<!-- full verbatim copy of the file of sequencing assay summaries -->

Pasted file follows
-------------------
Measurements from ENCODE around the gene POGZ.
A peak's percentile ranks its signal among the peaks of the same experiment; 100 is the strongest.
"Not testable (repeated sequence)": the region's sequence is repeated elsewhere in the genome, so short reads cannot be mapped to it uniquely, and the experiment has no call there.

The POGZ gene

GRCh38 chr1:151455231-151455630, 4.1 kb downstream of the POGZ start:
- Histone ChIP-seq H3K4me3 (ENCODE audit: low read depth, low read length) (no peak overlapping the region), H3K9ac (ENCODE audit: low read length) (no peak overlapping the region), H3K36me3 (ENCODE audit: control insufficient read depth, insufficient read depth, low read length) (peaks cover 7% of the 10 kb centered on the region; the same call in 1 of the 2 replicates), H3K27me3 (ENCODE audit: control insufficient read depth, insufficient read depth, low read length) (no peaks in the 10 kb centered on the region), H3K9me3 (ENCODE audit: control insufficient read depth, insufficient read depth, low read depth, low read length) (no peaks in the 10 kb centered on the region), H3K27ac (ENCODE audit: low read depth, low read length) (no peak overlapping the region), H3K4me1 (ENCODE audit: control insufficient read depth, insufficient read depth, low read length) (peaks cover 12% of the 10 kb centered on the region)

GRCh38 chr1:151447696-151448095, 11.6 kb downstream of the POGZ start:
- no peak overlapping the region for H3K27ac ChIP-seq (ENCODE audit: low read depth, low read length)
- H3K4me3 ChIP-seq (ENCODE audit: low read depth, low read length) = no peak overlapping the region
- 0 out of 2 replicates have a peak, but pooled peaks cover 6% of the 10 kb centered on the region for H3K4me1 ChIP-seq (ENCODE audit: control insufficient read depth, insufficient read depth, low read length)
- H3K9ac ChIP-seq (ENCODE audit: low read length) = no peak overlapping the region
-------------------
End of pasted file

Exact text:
Measurements from ENCODE around the gene POGZ.
A peak's percentile ranks its signal among the peaks of the same experiment; 100 is the strongest.
"Not testable (repeated sequence)": the region's sequence is repeated elsewhere in the genome, so short reads cannot be mapped to it uniquely, and the experiment has no call there.

The POGZ gene

GRCh38 chr1:151455231-151455630, 4.1 kb downstream of the POGZ start:
- Histone ChIP-seq H3K4me3 (ENCODE audit: low read depth, low read length) (no peak overlapping the region), H3K9ac (ENCODE audit: low read length) (no peak overlapping the region), H3K36me3 (ENCODE audit: control insufficient read depth, insufficient read depth, low read length) (peaks cover 7% of the 10 kb centered on the region; the same call in 1 of the 2 replicates), H3K27me3 (ENCODE audit: control insufficient read depth, insufficient read depth, low read length) (no peaks in the 10 kb centered on the region), H3K9me3 (ENCODE audit: control insufficient read depth, insufficient read depth, low read depth, low read length) (no peaks in the 10 kb centered on the region), H3K27ac (ENCODE audit: low read depth, low read length) (no peak overlapping the region), H3K4me1 (ENCODE audit: control insufficient read depth, insufficient read depth, low read length) (peaks cover 12% of the 10 kb centered on the region)

GRCh38 chr1:151447696-151448095, 11.6 kb downstream of the POGZ start:
- no peak overlapping the region for H3K27ac ChIP-seq (ENCODE audit: low read depth, low read length)
- H3K4me3 ChIP-seq (ENCODE audit: low read depth, low read length) = no peak overlapping the region
- 0 out of 2 replicates have a peak, but pooled peaks cover 6% of the 10 kb centered on the region for H3K4me1 ChIP-seq (ENCODE audit: control insufficient read depth, insufficient read depth, low read length)
- H3K9ac ChIP-seq (ENCODE audit: low read length) = no peak overlapping the region